It is fun to hang out with your friends in a restaurant but not at the cost of disturbing the other diners. Avoid talking loudly; you can make wise and funny comments but keep it all low-decibel. Also, do not unnecessarily converse with people sitting at other tables and annoy them.
Use Of Napkins:
When it comes to eating, most of us tend to feed our clothes too. It is best to use the napkin provided to avoid any mishaps. Before eating, remove the napkin placed on the table, unfold it and rest in on your knees or lap. Once this is done, do not use it to wipe your face or other cutlery. Once you have finished eating, place the napkin, semi-folded, on the left side of your plate. Do not fold or place it on your used plates.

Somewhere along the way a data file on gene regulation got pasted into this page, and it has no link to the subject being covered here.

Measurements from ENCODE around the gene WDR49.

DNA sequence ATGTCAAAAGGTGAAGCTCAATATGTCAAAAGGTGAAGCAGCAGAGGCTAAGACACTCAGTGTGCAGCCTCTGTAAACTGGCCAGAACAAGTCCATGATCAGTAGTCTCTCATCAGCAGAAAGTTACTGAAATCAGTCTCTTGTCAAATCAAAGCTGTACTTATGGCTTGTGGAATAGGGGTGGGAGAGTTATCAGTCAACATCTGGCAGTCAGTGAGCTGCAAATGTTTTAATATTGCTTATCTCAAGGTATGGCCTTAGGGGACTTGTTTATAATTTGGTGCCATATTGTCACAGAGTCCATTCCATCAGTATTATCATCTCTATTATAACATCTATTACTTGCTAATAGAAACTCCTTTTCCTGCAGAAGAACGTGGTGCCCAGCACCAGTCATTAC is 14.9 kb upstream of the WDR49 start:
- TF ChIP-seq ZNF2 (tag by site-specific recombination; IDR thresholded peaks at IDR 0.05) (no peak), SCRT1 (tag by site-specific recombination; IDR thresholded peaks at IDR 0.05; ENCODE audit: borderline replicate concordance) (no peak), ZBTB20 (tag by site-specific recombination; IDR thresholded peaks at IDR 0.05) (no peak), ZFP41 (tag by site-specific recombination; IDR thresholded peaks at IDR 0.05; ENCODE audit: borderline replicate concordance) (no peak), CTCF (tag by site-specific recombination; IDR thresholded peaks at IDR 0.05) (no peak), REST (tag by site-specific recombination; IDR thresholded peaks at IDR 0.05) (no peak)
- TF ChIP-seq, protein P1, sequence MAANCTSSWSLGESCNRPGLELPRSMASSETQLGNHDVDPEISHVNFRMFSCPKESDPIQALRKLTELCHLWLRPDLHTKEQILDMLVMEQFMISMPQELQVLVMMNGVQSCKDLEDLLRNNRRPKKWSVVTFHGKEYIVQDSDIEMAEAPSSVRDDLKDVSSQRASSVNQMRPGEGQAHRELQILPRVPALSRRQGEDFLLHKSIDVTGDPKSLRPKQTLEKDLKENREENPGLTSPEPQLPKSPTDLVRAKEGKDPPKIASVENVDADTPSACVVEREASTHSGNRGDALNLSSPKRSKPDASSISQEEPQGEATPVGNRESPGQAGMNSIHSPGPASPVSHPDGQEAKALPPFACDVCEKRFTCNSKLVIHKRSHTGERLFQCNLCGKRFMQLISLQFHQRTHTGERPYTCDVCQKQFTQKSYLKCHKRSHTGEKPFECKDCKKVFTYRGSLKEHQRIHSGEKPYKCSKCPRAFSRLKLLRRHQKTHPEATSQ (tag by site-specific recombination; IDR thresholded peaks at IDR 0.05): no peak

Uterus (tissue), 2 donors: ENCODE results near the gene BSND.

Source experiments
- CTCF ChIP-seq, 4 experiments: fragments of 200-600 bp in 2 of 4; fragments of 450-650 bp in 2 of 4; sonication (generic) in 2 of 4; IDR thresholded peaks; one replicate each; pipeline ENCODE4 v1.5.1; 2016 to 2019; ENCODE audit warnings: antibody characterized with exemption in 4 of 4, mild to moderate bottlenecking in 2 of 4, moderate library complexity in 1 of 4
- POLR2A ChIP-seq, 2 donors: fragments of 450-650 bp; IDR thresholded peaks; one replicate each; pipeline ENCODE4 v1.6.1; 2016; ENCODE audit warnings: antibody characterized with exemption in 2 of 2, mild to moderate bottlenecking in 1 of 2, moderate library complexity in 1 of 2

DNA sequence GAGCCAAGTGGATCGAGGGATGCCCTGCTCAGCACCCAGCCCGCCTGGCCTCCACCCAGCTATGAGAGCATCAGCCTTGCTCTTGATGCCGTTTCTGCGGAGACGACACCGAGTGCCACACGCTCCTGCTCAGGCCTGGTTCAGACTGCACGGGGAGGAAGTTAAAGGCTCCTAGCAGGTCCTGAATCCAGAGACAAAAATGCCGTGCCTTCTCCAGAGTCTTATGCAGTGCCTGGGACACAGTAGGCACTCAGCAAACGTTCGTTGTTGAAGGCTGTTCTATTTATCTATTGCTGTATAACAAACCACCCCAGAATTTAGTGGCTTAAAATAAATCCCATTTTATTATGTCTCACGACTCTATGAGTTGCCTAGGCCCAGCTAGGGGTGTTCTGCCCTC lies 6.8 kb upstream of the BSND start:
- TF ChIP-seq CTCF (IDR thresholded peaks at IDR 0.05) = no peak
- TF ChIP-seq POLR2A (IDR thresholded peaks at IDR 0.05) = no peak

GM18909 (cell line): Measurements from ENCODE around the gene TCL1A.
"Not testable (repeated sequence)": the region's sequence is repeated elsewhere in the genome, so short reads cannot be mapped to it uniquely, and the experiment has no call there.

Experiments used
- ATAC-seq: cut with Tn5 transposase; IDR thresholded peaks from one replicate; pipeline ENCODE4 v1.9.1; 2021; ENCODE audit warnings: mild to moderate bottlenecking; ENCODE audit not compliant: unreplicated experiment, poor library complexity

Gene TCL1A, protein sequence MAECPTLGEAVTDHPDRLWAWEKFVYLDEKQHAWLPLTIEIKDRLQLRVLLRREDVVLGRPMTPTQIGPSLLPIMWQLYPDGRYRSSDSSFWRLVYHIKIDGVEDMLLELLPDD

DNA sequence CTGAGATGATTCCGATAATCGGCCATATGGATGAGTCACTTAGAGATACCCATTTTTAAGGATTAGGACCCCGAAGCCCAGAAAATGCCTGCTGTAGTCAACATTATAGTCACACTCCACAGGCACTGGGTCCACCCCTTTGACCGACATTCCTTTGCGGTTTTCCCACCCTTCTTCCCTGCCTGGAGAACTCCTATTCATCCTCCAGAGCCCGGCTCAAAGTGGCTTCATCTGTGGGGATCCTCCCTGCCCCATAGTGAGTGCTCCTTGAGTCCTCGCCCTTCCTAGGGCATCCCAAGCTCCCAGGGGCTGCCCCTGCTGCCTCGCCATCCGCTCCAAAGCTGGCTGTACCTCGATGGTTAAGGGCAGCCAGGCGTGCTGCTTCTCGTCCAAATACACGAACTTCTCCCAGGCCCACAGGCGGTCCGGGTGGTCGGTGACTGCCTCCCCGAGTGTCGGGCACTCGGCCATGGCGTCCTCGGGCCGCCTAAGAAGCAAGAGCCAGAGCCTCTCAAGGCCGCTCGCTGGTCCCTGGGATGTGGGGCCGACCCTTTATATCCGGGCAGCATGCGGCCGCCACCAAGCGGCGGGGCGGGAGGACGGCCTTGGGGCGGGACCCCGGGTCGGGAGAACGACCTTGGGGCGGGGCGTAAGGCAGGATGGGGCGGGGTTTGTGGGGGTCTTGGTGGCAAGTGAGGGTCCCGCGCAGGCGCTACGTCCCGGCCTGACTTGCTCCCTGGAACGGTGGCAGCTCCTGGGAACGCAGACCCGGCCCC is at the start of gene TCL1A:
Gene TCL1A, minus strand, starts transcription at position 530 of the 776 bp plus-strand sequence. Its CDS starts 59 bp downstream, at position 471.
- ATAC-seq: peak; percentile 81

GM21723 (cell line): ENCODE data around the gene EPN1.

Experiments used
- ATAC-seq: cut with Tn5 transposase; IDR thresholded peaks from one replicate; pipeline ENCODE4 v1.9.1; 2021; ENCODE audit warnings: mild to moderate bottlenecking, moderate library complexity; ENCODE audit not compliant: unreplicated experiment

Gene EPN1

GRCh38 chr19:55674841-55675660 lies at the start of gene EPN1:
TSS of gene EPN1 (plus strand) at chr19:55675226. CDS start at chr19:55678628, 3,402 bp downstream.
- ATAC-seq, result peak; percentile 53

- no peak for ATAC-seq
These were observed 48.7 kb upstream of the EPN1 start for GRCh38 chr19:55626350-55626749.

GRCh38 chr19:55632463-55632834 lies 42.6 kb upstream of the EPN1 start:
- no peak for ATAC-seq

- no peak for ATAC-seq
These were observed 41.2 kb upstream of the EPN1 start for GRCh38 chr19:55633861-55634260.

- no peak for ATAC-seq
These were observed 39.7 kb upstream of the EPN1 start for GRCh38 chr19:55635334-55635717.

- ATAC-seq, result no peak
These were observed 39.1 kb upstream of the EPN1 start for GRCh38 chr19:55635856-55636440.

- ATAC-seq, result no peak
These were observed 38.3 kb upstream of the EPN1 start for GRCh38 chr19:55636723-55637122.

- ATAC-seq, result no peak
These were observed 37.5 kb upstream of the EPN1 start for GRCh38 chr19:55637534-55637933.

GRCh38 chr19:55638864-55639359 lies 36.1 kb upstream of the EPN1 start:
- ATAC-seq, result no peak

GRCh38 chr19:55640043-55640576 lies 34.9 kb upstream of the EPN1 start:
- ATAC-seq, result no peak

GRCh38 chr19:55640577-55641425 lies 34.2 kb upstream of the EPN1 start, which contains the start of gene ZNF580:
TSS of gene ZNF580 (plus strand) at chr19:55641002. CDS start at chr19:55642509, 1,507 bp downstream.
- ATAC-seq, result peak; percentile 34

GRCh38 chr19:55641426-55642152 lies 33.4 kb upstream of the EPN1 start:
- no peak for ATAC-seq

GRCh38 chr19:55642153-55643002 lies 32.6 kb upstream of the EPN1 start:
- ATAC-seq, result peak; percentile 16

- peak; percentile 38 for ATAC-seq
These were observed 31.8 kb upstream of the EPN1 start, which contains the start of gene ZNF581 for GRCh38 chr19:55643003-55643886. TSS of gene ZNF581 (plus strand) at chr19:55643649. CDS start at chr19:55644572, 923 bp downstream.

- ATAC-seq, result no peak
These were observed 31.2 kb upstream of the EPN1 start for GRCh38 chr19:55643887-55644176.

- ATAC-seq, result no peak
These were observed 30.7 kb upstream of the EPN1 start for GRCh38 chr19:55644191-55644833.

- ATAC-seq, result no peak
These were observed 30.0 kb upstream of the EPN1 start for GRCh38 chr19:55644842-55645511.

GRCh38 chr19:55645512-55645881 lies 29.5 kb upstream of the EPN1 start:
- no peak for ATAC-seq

If you have patiently waited until your food was being cooked then what’s the harm in waiting until it has fully been served? Act maturely at the sight of food! Also, it is inadvisable to stuff your mouth with different kinds of food, at the same time. Never talk while chewing.
Treat The Waiters With Respect:
Above anything else, it is important to treat the server/waiter well. It is often believed that people are constantly judged by the way they treat another person. So be respectful! Whistling, hooting or making cheesy sounds to call the waiters is utterly disrespectful. Show some courtesy and expect good service in return.
Inform In Advance:
If you have a host who has invited you over and there has been a delay, make sure you inform the concerned person in advance. Otherwise, a reservation and food might go to waste.